The earliest recorded works cast by Cox & Sons, under the direction of ‘Mr Moore, their manager’, perhaps at their Southampton St premises given the wording of the press report, were Horace Montford's reliefs on the base of Matthew Noble’s statue, 14th Earl of Derby, 1874 (#Parliament Square, see Illustrated London News, 18 July 1874, p.60; for the statue see H. Young & Co). The following year, it was announced that Thomas Thornycroft’s equestrian statue, Lord Mayo, had been cast for Calcutta at Cox & Sons’ new Bronze Statue Foundry (The Times 27 August 1875). This work was executed under the direction of Moore the foreman (see below), whose services Cox & Sons had secured, ‘in taking up the work of heavy bronze-founding relinquished by Messrs. Elkington’ (Belfast News-letter 17 May 1875, from the Daily Telegraph). The finished equestrian statue appears in a photograph of the sculptor at the foundry (Henry Moore Institute, Leeds, repr. Manning 1982 p.64).

Other statues cast by Cox & Sons include Matthew Noble's Oliver Cromwell, 1875 (Manchester, Wythenshawe Park, see Public Sculpture of Greater Manchester, pp.152-3), George Lawson’s Joseph Pease, 1875, marked: COX & SONS/ FOUNDERS (Darlington, see Northern Echo 16 August 1875, Public Sculpture of North-East England, 2002, p.232), Thomas Brock's three bronze reliefs for William Rathbone Memorial, 1876, marked as previous item (Liverpool, Sefton Park, see Public Sculpture of Liverpool, p.186), George E. Ewing’s Robert Burns, 1876, marked: COX & SONS ART FOUNDERS LONDON (Glasgow, George Square, see Birmingham Daily Post 26 August 1876, Public Sculpture of Glasgow, p.140), Matthew Noble’s Sir Robert Peel, 1876 (Parliament Square, see The Graphic 16 September 1876), Martin Milmore’s figures (now missing), Peace and History for his American Civil War Soldiers and Sailors monument, 1877 (Boston, Massachusetts, see John Bull 28 July 1877), Frederic Leighton's An Athlete wrestling with a Python, 1877, marked: COX. &. SONS. FOUNDERS. (Tate), John Mossman’s statues, Thomas Campbell, 1877, and Dr David Livingstone, 1877, marked: COX & SONS. FOUNDERS (both Glasgow, respectively George Square and Cathedral Square, see Public Sculpture of Glasgow, pp.62-4, 143-4), Thomas Woolner’s Captain Cook, 1878 (Sydney, Australia, see James 1972 p.280 in Sources below) and Richard Belt’s Lord Byron, 1880 (Hyde Park, at Hyde Park Corner, see Bristol Mercury 6 February, 20 May 1880).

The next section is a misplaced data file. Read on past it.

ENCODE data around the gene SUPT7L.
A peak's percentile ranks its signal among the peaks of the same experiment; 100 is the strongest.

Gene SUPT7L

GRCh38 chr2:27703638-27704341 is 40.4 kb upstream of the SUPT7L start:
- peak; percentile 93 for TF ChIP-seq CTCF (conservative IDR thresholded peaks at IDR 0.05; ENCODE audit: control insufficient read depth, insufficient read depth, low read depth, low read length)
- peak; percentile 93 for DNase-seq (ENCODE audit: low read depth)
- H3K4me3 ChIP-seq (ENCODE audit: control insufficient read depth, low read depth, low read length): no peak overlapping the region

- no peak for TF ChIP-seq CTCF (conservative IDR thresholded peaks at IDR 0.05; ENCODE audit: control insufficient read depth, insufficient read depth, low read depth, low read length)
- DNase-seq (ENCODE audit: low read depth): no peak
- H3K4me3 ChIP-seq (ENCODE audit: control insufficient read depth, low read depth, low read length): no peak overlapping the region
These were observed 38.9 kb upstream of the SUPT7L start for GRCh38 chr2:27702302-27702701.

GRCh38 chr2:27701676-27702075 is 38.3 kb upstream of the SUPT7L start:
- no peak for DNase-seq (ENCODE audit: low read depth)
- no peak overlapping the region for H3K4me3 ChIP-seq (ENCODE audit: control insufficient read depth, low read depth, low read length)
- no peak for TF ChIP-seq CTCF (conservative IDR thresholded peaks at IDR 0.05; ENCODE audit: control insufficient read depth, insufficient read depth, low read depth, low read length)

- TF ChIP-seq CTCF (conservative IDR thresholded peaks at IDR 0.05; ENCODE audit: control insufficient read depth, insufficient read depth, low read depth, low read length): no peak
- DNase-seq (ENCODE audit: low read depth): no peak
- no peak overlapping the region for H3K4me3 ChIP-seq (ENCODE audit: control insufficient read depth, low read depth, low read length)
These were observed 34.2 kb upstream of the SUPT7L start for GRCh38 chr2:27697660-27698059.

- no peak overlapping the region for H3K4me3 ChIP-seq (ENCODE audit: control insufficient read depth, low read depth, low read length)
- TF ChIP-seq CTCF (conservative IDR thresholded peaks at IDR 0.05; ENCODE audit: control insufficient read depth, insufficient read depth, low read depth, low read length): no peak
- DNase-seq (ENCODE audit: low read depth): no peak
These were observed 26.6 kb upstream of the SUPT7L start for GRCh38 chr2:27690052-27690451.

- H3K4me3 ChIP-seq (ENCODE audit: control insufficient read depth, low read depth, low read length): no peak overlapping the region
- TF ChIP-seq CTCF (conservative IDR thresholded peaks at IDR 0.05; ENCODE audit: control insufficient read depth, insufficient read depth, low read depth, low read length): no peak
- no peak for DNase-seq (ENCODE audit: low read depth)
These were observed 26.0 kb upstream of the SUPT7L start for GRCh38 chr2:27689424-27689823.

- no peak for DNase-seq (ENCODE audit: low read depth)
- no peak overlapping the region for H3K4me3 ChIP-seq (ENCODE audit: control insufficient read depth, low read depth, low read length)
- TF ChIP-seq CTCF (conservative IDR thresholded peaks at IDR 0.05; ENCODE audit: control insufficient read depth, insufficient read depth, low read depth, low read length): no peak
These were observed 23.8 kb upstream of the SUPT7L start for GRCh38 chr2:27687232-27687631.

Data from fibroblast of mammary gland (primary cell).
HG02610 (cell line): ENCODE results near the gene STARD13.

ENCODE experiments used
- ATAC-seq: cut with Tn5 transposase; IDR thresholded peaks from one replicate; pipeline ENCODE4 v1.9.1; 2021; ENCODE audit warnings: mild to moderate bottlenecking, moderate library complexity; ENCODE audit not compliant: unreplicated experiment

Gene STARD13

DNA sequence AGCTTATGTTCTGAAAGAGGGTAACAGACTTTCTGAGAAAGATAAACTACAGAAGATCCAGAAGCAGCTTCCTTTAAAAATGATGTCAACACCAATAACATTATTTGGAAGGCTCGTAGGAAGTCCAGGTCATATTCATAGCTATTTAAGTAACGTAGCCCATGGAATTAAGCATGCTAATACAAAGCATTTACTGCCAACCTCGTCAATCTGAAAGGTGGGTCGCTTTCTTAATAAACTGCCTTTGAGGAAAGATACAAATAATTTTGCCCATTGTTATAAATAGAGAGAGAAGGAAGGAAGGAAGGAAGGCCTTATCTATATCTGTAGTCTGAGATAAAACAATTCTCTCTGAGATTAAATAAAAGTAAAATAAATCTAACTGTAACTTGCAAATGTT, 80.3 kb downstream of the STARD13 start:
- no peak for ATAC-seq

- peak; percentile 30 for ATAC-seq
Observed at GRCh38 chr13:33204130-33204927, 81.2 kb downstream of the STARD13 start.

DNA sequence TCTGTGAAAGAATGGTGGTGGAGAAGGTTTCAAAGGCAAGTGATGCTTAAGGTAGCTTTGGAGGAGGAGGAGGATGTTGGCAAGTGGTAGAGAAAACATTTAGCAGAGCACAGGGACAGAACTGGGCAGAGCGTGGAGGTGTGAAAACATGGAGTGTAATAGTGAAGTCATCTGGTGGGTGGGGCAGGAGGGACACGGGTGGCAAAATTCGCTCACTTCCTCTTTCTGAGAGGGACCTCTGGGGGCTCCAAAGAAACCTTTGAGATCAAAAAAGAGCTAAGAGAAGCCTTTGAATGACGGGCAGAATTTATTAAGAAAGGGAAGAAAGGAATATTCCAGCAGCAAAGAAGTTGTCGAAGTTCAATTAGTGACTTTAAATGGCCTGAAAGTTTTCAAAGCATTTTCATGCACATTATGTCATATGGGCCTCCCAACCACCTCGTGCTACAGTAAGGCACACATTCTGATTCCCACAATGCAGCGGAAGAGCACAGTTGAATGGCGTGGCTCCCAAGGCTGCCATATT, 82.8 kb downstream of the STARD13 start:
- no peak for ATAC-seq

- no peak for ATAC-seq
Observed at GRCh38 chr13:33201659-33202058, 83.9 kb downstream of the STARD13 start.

Statuettes produced by the foundry include John Willis Good’s A Huntsman With Two Hounds, 1875, marked: COX & SONs. FOUNDERS (Sotheby’s 9 July 2004 lot 128) and William Hamo Thornycroft’s A Warrior Bearing a Wounded Youth from the Field of Battle, 1877, marked: COX & SONS/ FOUNDERS, a variant without shield of a statuette cast by Hatfield’s (qv) for Art Union of London (Sotheby’s New York 22 November 2005 lot 214; this or another with Fine Art Society, 2010).